UDL planning always starts with the students and assumes that learner variability is the rule rather than the exception. If we plan for the “average” student, our lessons will not work as well as they could for all of our students. Planning pro-actively for diverse needs removes potential curriculum barriers, allowing more students to succeed. Architects no longer have to retrofit buildings with ramps and elevators because these supports were planned at the point of design. Similarly, the essence of UDL is to intentionally plan for diverse needs instead of providing accommodations remedially.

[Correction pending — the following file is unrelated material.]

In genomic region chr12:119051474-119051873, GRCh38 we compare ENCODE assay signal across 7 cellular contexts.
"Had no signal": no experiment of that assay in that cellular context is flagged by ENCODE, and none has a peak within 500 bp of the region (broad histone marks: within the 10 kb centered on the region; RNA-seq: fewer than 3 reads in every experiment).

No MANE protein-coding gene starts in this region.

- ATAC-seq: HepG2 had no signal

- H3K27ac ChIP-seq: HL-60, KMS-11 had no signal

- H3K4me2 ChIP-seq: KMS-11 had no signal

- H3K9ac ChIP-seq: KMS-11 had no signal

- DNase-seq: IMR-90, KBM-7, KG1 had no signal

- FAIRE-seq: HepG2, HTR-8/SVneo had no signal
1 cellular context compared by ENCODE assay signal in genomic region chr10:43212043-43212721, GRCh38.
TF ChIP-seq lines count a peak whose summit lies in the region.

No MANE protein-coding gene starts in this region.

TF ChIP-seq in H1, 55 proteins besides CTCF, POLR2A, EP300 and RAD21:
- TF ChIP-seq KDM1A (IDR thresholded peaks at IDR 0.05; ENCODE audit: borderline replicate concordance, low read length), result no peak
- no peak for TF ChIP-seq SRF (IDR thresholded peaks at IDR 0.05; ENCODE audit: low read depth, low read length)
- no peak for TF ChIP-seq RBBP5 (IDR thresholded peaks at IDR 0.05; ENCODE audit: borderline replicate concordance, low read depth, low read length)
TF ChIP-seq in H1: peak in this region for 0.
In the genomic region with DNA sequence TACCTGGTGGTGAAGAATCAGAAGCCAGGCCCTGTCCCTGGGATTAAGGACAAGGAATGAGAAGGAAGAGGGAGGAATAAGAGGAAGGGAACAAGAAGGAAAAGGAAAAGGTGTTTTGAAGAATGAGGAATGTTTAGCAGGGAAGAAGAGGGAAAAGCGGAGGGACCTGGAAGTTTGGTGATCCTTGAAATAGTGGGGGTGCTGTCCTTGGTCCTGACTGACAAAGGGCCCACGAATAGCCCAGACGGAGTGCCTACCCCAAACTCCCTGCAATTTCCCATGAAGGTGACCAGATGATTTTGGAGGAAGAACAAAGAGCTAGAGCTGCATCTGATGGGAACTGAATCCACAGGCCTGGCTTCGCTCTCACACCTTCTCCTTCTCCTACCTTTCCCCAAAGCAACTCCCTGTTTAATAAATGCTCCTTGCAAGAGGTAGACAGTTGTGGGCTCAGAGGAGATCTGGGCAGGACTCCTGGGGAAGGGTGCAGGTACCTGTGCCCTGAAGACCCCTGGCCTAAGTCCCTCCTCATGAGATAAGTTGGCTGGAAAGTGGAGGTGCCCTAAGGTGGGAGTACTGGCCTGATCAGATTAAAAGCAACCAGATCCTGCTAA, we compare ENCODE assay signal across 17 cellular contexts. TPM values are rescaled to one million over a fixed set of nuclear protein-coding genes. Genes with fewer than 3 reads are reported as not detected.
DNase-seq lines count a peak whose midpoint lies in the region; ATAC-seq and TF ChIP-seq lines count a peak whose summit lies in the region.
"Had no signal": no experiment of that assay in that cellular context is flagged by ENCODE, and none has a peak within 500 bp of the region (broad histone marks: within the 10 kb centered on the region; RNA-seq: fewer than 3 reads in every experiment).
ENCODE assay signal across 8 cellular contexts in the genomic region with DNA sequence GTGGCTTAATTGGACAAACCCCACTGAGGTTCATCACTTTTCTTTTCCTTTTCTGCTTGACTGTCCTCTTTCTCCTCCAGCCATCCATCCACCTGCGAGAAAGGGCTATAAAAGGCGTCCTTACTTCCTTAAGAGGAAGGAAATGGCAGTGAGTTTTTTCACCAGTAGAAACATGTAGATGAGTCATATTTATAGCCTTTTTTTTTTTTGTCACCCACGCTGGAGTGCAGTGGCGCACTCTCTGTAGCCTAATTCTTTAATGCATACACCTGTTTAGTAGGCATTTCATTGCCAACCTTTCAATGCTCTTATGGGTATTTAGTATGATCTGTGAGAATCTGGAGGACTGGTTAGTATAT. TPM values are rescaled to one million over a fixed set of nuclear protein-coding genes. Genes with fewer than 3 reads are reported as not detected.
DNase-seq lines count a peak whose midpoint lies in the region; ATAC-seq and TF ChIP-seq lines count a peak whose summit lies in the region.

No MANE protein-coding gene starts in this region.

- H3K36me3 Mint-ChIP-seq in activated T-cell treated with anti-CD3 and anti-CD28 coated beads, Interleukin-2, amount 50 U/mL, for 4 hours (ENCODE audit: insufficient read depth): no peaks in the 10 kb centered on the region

In order to plan for diverse needs, we must know our students well. Student profiles and class reviews are tools that help educators learn about the abilities and needs of their students. Students also need to develop an understanding of their own learning strengths, preferences and needs.
Creating the kind of emotional and physical classroom environment in which your students can flourish is vital to a UDL approach. Students need to feel that your classroom is a safe place to express their individuality, take risks and learn from mistakes. The physical design of your classroom can also affect students’ ability to learn.